Local veterinarian, Dr. Ross Kiehne has dedicated much of his life to the care and raising of pigs. He grew up on a hog and cattle farm near Harmony. After graduating from Harmony High School in 1990, Kiehne completed a four-year degree at Gustavus Adolphus College in St. Peter, then went on to obtain his veterinarian degree at the University of Minnesota, graduating in 1999. He converted his passion for raising pigs to treating them and helping farmers manage their herds in his current position as a pig-specific veterinarian at Swine Vet Center (SVC), a veterinary consulting firm dedicated exclusively to serving the pork industry. Kiehne spent the first eight years of his career in St. Peter where SVC is located, then moved back to Harmony in 2007.
“I moved back because I wanted to live here and I grew my practice around this area by design so I could move back,” he noted. It wasn’t hard to find clients in Southern Minnesota and Northern Iowa since those two states are the #3 and #1 pig producers in the nation, respectively. Kiehne now lives on a rural lot just north of the farm where his father and brother continue to raise pigs.
Despite his singular focus on pigs in his veterinary practice, Kiehne says the thing he enjoys most about his job is the variety. “I like the idea of pig population medicine, figuring out what is going on in a swine population. How do I keep disease low or prevent a disease from spreading or moving or going over a threshold,” Kiehne said. Kiehne notes that consulting with the producers who raise pigs is equally as important in his job as treating the pigs. Teaching and training of farmers and farm staff has become an increasingly important part of a pig veterinarian’s work as advancements in nutrition, environmental controls, medicine and genetics have added complexity to the pork industry. “I would say (teaching and training) is more normal in pig farming,” Kiehne said. “It’s not the same in dairy and beef cattle farming. Pig farmers tend to see the veterinarian as a trainer and teacher,” Kiehne pointed out. “A lot of clients hire me to train their people. They’ll say, ‘go to this sow farm and help figure out what’s wrong with (the operation).’” While Kiehne does some veterinary consulting by phone, he prefers to see hog operations firsthand. As a result, he drives an average of 55,000 miles a year visiting client farms and viewing their operations. “I go in barns every day. I just really enjoy that. I have to go see pigs to see what’s wrong with them,” Kiehne stated.
“The number one thing that causes us problems in the pig world is disease,” Kiehne noted. The number one health challenge is porcine reproductive and respiratory syndrome (PRRS). It causes miscarriages in sows and really bad respiratory issues in growing pigs.” It started in 1987 and we don’t know where it came from,” Kiehne noted. “It travels through the air for up to 5-6 miles. We get better and better at dealing with it every day,” he said. Vaccines are the primary weapon against the disease, but air filtration is also important. “We filter all the air where our sows are held. We use hospital grade HEPA filters. When you see this wall of filters (at farms) you realize how much time and energy is spent keeping these pigs healthy,” Kiehne instructed. Pigs are also subject to influenza. “It’s different than our (human) flu. There are very few cross-over diseases between humans and pigs, but pigs can get the flu from humans which is why we offer flu vaccines to anyone who works in hog barns,” Kiehne noted.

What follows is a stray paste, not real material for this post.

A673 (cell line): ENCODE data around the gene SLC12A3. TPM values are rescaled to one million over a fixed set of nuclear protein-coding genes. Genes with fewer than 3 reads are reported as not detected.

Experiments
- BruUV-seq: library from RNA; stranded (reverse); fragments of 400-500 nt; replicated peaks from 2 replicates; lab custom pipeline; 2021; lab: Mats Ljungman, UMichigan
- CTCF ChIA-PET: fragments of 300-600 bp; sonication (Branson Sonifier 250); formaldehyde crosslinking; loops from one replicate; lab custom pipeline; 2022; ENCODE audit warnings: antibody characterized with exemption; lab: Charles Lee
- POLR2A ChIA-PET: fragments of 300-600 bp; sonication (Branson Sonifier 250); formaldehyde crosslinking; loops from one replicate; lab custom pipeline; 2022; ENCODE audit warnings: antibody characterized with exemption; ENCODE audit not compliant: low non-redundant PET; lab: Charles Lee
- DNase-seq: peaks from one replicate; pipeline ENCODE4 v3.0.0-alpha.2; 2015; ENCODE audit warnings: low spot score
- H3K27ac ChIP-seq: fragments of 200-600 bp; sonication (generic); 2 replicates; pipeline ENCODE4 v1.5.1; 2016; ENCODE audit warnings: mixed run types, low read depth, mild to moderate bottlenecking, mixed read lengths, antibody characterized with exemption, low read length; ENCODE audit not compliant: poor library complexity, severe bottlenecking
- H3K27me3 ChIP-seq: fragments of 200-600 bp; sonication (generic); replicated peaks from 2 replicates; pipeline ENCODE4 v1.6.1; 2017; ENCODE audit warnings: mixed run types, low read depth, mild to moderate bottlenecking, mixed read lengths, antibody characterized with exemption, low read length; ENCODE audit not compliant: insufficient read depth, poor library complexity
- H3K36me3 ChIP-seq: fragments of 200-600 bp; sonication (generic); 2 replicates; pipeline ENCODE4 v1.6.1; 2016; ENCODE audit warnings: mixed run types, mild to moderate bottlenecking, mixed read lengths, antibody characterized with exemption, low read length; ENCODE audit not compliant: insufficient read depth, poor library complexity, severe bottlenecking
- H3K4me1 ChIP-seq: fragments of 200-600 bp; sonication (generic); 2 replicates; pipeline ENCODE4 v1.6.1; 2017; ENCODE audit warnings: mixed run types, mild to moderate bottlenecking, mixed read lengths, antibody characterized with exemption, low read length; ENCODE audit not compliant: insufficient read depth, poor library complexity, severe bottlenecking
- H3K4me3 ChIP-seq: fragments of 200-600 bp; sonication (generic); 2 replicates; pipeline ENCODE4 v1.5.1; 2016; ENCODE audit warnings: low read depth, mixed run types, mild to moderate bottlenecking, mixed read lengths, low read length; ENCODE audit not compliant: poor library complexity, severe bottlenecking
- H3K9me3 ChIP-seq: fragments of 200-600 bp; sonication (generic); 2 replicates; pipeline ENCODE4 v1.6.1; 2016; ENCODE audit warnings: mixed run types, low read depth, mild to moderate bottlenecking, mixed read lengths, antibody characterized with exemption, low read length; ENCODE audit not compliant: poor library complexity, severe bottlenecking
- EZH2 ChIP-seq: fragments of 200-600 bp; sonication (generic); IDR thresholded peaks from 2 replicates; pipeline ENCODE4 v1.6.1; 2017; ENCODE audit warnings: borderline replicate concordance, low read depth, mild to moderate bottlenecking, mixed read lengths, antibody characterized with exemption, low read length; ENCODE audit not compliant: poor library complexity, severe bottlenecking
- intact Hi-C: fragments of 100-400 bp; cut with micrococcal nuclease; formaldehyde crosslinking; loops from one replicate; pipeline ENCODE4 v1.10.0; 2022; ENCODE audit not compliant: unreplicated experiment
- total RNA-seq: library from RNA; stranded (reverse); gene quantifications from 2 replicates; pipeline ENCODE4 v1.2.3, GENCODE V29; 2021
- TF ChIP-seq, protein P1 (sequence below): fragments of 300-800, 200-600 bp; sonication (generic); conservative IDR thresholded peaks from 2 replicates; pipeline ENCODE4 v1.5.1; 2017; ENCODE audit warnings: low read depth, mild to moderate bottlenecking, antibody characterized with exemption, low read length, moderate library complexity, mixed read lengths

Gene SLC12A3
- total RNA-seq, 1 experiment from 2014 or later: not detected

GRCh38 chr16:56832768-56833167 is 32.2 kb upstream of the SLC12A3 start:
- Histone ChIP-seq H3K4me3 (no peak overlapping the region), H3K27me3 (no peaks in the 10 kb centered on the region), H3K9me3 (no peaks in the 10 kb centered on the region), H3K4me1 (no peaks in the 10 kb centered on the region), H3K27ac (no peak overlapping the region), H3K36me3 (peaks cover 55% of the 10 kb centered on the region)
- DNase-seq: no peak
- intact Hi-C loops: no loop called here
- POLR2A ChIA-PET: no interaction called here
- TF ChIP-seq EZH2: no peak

Another disease that Kiehne sees in pig populations is porcine epidemic diarrhea virus (PED). “PED came on in 2014. It had been in China for a long time and it came over here. That was a pretty devastating disease, but we’ve really handled that one with good biosecurity (procedures to protect animals against disease) and got that under control,” Kiehne stated. “PED killed a lot of little pigs until we figured out how it was moving. We got the research done and figured out how it was moving (through pig populations) and now I haven’t seen a case in a long time,” said Kiehne. Thanks to medical advancements, vaccine technology is far superior today than when Kiehne started practicing 18 years ago.
Kiehne expresses great confidence in the future of the pork industry. “We’ll continue to see health improve and pigs become more productive. Moms will have more babies and people will get better at raising them,” he predicts. Kiehne notes that the pork industry sometimes gets criticized for its use of antibiotics and hormones. The latter complaint is ironic, because as Kiehne notes, “There is not a hormone available to give a pig. There’s not one in existence and, second of all, it’s not allowed.”
Kiehne takes his responsibility seriously for ensuring laws are followed concerning usage of antibiotics and the general welfare of pigs. “We’ll treat pigs with antibiotics if they get sick, but we’ve never given antibiotics to a pig that didn’t need it. The majority of antibiotics are used in the first month of a pigs life. I can’t remember the last time I treated a pig in the last two or two months of its six-month growing period,” Kiehne said. “I feel very confident that all the pork that is sold is antibiotic-free.”